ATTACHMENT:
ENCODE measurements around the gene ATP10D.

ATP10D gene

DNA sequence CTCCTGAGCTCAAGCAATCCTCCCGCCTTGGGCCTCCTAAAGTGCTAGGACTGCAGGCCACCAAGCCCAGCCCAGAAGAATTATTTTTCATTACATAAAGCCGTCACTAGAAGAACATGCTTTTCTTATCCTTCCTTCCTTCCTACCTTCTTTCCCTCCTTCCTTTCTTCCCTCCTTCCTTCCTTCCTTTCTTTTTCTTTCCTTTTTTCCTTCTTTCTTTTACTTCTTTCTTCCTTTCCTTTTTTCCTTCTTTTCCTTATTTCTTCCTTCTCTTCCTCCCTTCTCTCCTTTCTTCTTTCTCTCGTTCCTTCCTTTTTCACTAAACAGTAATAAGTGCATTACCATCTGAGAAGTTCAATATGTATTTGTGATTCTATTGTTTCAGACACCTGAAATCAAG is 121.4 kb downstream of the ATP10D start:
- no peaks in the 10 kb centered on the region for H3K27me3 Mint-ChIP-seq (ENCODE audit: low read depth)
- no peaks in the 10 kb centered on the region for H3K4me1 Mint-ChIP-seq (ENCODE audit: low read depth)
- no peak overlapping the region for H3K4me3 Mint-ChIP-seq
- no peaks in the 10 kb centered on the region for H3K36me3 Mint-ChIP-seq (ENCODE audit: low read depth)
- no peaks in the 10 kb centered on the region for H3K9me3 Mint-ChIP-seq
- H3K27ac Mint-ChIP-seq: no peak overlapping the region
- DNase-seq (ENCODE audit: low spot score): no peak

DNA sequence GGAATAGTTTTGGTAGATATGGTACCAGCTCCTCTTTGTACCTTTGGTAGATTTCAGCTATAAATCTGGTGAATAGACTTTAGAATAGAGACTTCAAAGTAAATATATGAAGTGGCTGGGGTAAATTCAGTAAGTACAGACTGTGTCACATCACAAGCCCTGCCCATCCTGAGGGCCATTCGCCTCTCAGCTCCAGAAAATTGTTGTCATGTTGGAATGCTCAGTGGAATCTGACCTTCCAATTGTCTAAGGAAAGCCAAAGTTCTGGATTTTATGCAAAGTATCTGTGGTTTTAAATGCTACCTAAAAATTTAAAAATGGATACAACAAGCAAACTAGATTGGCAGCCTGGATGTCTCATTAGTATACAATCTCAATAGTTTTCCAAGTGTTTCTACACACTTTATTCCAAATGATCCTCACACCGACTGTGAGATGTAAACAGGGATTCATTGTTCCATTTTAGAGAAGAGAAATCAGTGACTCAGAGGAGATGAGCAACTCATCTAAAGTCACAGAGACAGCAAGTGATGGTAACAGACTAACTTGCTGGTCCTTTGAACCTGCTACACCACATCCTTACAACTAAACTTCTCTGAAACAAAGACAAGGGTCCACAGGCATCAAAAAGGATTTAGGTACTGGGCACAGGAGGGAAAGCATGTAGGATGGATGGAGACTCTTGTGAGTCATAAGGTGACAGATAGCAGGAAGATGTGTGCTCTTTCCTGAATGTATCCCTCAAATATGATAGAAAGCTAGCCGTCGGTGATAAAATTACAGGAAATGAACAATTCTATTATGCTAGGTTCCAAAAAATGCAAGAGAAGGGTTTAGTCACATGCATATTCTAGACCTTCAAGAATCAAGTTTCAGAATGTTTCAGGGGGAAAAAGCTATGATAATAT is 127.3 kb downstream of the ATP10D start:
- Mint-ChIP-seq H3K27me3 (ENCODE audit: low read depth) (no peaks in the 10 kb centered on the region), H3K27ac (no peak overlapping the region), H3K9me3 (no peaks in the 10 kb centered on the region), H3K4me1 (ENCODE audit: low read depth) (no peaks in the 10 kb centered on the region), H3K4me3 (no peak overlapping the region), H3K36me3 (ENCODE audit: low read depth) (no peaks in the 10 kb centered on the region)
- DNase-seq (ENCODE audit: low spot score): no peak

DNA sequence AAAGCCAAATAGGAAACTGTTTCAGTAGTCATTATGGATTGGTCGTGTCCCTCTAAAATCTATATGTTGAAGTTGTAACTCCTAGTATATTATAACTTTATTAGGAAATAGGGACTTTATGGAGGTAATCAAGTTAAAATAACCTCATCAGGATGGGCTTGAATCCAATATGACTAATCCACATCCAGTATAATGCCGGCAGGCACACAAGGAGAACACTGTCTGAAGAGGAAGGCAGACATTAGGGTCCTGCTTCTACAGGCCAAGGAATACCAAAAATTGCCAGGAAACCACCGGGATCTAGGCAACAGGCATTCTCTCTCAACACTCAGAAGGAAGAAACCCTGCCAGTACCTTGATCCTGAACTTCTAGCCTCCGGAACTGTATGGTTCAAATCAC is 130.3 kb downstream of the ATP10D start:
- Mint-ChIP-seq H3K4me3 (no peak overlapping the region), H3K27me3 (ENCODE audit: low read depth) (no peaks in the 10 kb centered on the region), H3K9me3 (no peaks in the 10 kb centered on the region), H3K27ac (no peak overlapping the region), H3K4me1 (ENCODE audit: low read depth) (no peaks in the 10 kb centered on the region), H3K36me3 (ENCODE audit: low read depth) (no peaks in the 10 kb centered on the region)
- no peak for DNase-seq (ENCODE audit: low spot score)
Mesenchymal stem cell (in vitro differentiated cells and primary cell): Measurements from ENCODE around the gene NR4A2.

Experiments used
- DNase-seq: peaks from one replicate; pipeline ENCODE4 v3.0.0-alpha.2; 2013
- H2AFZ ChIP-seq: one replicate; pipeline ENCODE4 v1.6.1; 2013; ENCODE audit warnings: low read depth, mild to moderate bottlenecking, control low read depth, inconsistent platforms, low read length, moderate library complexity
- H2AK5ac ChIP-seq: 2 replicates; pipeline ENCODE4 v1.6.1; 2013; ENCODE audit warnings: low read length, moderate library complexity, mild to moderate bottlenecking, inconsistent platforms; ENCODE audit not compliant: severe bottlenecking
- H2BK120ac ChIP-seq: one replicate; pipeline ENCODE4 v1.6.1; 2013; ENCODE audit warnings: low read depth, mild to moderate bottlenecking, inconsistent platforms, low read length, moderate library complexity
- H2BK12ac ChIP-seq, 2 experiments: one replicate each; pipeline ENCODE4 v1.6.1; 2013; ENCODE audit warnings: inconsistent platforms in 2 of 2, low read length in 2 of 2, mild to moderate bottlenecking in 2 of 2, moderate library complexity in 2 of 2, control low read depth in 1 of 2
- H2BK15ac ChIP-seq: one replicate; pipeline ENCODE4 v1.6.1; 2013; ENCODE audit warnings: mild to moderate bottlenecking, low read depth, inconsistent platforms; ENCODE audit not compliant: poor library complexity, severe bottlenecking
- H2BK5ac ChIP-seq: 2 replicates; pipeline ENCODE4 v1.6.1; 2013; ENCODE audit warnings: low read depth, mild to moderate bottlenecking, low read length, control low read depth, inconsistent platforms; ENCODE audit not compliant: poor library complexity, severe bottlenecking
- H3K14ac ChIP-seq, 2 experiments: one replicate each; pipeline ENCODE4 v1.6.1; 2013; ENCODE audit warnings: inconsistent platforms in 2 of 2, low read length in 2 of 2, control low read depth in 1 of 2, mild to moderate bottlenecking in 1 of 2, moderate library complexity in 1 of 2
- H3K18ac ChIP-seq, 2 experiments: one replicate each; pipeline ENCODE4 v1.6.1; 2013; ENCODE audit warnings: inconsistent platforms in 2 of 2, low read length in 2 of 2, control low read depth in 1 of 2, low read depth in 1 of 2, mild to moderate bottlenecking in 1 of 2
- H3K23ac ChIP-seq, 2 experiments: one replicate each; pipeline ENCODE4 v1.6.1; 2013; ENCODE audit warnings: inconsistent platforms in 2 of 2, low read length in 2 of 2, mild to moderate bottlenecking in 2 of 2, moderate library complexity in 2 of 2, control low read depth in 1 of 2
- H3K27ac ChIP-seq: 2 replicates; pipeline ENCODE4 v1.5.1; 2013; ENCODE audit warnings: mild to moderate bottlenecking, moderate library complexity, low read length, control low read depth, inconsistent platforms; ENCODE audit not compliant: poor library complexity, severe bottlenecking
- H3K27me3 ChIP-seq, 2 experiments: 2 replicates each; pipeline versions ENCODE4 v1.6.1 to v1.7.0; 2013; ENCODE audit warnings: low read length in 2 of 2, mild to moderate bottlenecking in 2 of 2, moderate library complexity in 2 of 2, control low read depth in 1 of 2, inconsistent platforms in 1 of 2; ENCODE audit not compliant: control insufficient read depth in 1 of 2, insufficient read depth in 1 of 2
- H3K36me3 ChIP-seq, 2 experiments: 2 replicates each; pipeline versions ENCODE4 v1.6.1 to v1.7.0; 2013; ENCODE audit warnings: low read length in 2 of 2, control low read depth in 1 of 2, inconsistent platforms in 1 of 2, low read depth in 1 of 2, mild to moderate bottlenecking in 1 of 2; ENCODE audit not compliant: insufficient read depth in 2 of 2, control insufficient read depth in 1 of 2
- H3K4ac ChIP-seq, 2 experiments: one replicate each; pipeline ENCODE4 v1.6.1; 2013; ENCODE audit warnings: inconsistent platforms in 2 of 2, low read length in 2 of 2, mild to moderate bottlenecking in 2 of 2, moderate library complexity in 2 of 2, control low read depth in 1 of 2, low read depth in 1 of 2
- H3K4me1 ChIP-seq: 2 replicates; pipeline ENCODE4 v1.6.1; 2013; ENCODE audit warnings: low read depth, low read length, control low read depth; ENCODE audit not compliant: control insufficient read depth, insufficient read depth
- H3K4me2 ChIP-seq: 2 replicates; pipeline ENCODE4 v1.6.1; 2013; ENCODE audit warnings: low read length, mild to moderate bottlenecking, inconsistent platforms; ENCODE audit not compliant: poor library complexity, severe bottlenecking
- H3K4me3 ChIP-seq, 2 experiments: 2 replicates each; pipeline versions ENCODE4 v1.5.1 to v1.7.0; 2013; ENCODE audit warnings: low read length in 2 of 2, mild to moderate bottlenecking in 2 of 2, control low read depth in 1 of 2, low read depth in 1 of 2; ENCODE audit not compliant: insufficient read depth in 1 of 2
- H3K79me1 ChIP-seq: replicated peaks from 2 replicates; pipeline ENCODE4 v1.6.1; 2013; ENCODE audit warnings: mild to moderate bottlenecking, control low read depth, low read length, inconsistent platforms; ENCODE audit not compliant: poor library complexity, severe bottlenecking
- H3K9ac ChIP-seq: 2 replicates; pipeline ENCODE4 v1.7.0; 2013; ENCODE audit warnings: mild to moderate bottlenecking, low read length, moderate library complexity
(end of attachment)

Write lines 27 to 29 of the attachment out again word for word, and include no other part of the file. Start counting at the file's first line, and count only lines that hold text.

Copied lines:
- H3K18ac ChIP-seq, 2 experiments: one replicate each; pipeline ENCODE4 v1.6.1; 2013; ENCODE audit warnings: inconsistent platforms in 2 of 2, low read length in 2 of 2, control low read depth in 1 of 2, low read depth in 1 of 2, mild to moderate bottlenecking in 1 of 2
- H3K23ac ChIP-seq, 2 experiments: one replicate each; pipeline ENCODE4 v1.6.1; 2013; ENCODE audit warnings: inconsistent platforms in 2 of 2, low read length in 2 of 2, mild to moderate bottlenecking in 2 of 2, moderate library complexity in 2 of 2, control low read depth in 1 of 2
- H3K27ac ChIP-seq: 2 replicates; pipeline ENCODE4 v1.5.1; 2013; ENCODE audit warnings: mild to moderate bottlenecking, moderate library complexity, low read length, control low read depth, inconsistent platforms; ENCODE audit not compliant: poor library complexity, severe bottlenecking